- I learned to recognize and love well-organized meetings. Jess Hammer and I taught a new course last year, which meant we really did need to get together to sync fairly often. Fortunately, Jess runs the best meetings! Meetings with Gillian Hayes (with who I co-chaired a CHI subcommittee) comes a close second… mostly second because I don’t even remember having an actual meeting with Gillian, she’s so magical meetings somehow aren’t even required… so maybe she wins? I don’t know, still trying to make sense of it. In any case, in Jess’s meetings, there’s an agenda, we work through that agenda, mostly stick to the agenda, and end with actionable tasks assigned. We ended early when we were done early. Her meetings are by far the exception: she’s made me want to strive toward running my own meetings this way (when I have to have them).
- Finally, making a big deal about how you don’t do meetings, hate meetings, etc., means fewer people ask you for meetings. Maybe this was a positive (!), although I also list it below on the negatives.
What Didn’t Work as Well
- The biggest downside of my year without meetings was probably social. People didn’t understand what I was doing, and thought it was maybe not a great idea. I think maybe they thought I didn’t value the personal interaction that is coincident with formal meetings. Part of this was because I was pretty explicit about it, trying to see how people would react… they reacted… e.g., my dean retweeted me with some good feedback, … I heard a rumor it was brought up during my tenure case by someone else (although, I got tenure, so maybe it wasn’t too serious, haha…)
- Making a big deal about how you don’t do meetings, hate meetings, etc., means fewer people ask you for meetings. I’m not sure this negatively impacted me. I wasn’t nearly the jerk about this as I could have been, and I still went to plenty of meetings. Most people didn’t know I was even doing it, probably.
- Working with people who organize their work around meetings was difficult, and I think it’s fair to say this basically didn’t work out. To some degree that is fine, I just found myself working more with people who also didn’t want to meet all the time. Although it’s unclear this was good overall, in a world in which you have way more opportunities to do stuff than you have time to do stuff, maybe filtering for time savings isn’t the worst way to filter.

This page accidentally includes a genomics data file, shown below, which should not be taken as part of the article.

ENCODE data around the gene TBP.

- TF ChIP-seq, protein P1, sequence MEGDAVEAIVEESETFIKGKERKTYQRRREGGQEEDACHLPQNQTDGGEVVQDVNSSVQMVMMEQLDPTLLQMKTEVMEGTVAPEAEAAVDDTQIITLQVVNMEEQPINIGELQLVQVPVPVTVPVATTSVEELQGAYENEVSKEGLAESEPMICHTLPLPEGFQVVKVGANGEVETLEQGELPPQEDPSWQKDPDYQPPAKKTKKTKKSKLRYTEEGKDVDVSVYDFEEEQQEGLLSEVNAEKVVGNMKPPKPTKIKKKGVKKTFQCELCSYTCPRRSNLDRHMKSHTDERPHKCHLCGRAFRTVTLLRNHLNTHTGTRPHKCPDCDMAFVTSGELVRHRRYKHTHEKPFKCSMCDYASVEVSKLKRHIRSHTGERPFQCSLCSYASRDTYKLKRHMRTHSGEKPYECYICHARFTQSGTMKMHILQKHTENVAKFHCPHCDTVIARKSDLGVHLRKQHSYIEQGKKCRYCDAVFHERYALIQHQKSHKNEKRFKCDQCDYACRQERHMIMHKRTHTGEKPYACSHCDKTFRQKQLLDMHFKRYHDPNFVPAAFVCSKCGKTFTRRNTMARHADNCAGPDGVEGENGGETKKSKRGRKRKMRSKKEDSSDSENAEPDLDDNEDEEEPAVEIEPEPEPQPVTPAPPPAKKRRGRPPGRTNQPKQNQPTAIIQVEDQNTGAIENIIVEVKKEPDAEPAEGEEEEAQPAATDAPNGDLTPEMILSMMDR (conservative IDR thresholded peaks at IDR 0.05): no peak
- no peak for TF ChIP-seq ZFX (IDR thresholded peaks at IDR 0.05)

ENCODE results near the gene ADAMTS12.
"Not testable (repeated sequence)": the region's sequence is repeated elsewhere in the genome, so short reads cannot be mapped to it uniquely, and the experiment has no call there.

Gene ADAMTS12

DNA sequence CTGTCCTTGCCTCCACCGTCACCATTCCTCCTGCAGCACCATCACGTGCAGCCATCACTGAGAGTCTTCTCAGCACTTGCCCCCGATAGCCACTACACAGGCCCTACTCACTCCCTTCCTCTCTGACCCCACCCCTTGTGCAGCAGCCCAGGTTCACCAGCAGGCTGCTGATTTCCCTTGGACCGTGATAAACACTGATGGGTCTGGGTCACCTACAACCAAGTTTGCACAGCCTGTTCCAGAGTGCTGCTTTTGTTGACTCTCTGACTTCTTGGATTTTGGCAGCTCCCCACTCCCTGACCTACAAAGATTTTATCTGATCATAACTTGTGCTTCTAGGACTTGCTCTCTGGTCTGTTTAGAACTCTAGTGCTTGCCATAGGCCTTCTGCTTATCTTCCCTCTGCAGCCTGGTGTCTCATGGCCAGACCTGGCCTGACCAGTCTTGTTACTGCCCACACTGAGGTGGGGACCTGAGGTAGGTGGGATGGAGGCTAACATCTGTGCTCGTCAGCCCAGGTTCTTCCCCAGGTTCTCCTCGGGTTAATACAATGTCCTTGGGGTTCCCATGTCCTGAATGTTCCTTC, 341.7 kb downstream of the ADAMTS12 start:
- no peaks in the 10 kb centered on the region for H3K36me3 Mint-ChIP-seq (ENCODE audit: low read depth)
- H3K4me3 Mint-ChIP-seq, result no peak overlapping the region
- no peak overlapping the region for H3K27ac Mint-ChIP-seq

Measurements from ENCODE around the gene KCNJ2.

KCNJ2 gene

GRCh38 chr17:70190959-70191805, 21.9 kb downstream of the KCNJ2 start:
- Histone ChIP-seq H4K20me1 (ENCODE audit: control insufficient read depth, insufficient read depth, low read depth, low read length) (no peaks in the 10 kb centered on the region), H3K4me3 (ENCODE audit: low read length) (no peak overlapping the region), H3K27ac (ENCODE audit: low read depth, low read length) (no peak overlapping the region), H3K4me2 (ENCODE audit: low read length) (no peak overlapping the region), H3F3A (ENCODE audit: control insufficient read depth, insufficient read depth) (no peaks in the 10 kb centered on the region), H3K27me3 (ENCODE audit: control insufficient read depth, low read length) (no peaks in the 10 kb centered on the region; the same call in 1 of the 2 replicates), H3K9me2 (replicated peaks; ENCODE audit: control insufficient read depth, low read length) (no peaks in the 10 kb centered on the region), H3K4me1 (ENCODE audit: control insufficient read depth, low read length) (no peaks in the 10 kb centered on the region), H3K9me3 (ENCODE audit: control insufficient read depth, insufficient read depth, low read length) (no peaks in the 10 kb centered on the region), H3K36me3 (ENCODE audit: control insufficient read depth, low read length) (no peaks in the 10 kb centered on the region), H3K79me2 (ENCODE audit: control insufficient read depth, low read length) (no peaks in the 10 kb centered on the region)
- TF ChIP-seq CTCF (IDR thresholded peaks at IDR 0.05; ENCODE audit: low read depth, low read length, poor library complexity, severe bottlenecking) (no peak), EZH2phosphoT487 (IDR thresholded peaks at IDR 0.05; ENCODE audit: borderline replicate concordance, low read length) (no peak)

- Remote collaborations sometimes suffered -- harder to do those without explicit coordination because you don’t just happen to see remote people in the hall.
Going forward, I’ll probably stop advertising how much I dislike meetings. But, I’ll take my lessons forward. I’m still going to recommend people visit me during office hours, I’m still going to ignore requests for meetings when I believe I can adequately answer via email instead, and I’m still going to try to better organize the meetings that I need to have.
I’ll have my work cut out for me. I just became PhD Co-Director at the HCII, and I’m now part of the ACM Future of Computing Academy. Both of these things involve a lot of meetings. In fact, one of my first steps as PhD Co-Director is to attempt to set up, … wait for it, … a MEETING with each of the PhD students, although the goal is mostly social and I’ll be offering coffee :)
 You know, roughly… somehow this is one of the few things I did that didn’t make it onto Twitter, so I don’t have evidence.